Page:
GeIL EVO VELOCE 16GB Dual Channel 2133MHz C10 Memory Kit Review

Memory by leeghoofd @ 2012-10-10

Golden Emperor International Limited is what the abbreviation GeIL stands for. Today we introduce one of their brand new EVO VELOCE DDR3 Hardcore gaming memory kits. For once not a dual channel 8GB kit running at blistering speeds. But a whopping dual channel 16GB kit, running at a moderate 2133MHz at acceptable CAS 10 Latency timings. Maybe a perfect kit for those that want to buy adequately fast paced ram right now and have the option to upgrade later to a massive 32GB, by adding a 2nd kit. Without further ado let's open the package and see what these VELOCEs can offer us...

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Tweaking Possible

Usually RAM vendors set the timings in the XMP profile a little looser to ensure stability of the kit. Let's see if we can tweak some to get a little extra peformance for free. Take note that we stick to the XMP voltage set and strangely enough it is 1.65Vdimm instead of the announced 1.5Vdimm on the RAM's stickers, even tough GeIL includes a little Readme leaflet. It still surprises me why they opted to choose 1.65Vdimm via XMP and warn you to adjust manually yourself. Let's take a look first at the XMP settings:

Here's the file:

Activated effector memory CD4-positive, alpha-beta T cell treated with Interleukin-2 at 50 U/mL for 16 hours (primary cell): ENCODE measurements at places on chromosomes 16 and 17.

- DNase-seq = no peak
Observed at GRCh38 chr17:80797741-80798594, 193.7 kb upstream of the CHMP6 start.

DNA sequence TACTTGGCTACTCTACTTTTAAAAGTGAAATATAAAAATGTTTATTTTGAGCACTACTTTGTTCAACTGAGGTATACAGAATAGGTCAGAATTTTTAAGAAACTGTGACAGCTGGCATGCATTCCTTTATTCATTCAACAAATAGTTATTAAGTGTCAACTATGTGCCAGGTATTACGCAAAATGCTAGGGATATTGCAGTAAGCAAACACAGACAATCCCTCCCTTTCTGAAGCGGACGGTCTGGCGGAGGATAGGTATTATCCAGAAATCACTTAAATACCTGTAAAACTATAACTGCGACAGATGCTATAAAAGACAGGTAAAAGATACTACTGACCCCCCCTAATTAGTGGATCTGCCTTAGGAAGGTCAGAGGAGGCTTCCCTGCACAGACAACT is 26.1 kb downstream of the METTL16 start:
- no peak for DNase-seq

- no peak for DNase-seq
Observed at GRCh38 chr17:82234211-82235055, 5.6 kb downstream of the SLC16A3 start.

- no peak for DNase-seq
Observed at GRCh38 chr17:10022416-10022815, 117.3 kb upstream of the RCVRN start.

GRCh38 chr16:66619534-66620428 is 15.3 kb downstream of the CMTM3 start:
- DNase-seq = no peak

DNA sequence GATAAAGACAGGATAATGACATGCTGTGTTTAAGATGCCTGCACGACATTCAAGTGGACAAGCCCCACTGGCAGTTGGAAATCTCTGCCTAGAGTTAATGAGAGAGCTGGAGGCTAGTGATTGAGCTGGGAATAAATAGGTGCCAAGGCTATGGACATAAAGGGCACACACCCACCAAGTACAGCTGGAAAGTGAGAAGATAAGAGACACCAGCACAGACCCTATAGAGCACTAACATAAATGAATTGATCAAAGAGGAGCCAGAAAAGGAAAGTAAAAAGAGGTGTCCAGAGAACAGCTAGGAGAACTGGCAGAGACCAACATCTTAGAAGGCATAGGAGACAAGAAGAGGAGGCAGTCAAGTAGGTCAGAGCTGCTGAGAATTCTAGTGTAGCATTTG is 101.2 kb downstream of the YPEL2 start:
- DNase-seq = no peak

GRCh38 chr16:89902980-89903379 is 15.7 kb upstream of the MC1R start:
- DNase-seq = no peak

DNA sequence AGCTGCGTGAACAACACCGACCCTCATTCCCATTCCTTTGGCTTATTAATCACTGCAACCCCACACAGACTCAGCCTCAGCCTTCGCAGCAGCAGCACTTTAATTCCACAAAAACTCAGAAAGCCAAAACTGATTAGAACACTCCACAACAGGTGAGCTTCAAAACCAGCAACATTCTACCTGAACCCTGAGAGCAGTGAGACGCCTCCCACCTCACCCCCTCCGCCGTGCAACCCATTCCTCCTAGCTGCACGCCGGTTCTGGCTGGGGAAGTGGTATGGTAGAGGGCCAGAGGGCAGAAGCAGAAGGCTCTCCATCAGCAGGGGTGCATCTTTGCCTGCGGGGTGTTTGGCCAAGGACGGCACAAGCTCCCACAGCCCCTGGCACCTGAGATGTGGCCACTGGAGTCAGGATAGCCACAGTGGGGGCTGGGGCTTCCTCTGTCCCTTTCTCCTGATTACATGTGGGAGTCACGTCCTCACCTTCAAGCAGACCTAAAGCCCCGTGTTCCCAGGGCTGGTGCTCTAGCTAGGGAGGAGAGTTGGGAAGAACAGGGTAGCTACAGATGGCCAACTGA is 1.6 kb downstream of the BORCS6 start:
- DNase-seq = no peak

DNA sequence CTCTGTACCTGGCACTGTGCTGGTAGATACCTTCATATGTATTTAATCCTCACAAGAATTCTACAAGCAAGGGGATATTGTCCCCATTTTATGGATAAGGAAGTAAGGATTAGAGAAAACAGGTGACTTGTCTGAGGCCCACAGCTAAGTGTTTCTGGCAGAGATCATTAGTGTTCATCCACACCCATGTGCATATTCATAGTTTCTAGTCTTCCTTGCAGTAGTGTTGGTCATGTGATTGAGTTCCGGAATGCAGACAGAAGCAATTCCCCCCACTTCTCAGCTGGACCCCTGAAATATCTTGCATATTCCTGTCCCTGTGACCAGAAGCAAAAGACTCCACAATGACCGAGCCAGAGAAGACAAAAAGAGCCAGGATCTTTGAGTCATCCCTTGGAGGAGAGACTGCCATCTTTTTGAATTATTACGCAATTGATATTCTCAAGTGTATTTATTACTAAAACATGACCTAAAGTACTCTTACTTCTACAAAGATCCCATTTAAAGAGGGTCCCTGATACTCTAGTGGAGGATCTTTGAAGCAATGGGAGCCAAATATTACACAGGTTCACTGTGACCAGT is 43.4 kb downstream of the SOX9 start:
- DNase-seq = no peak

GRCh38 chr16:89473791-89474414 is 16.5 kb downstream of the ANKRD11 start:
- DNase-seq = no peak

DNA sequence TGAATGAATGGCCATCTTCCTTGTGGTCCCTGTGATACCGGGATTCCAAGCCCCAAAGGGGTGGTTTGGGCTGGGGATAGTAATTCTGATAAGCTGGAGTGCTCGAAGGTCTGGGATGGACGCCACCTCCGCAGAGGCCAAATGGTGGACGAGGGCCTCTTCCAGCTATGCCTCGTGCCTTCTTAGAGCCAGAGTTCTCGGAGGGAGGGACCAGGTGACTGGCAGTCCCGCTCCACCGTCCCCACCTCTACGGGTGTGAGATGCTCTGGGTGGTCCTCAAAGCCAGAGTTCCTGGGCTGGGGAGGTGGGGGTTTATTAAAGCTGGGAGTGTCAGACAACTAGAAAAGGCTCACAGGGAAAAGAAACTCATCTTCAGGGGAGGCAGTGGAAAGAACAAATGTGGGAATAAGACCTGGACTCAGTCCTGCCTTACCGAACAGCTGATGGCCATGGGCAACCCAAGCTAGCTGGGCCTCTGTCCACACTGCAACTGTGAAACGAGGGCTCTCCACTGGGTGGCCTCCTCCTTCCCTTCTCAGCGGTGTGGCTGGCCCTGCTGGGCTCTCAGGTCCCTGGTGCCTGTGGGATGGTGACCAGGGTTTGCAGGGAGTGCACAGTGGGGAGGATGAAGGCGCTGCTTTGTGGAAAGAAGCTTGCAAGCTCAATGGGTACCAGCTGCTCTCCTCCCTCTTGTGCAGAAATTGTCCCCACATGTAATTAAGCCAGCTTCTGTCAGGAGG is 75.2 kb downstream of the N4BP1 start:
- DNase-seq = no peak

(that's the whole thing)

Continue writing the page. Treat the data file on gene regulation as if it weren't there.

First thing is to try to see if Command Rate 1T is stable, then lower tRFC from 321 to 285. The tertiary timings and especially the big bandwith boosters tRRSR and tWWSR are set at 4 which is excellent. No more tweaking for the latter. We ended up with the below settings for the Tweaked results.



Thing we noted is that this Hynix based kits does not allow to go low on the TRFC, once we tried below 250, either the sytem refused to boot, locked up in Windows7 or 3DMark11 would crash. Let's take a result at the results:


Almost a 4 second lead with the tweaked RAM settings over the XMP profile in SuperPI 32M. Seems these sticks still got some room left. The AIDA bandwith results speak for themselves, not massive gains, but 600MB/s in COPY and 700MB/s in READ are pretty solid numbers, especially for the few tweaks applied.






Cinebench scales, though X264HD improvement is hardly noticeable. The latter benchmark loves more speed and correct applied timings. 3DMark11 puts out a better score in the PhysX subtest, yet the total score hardly budges.




The mandatory HCI Memtest screenshot:

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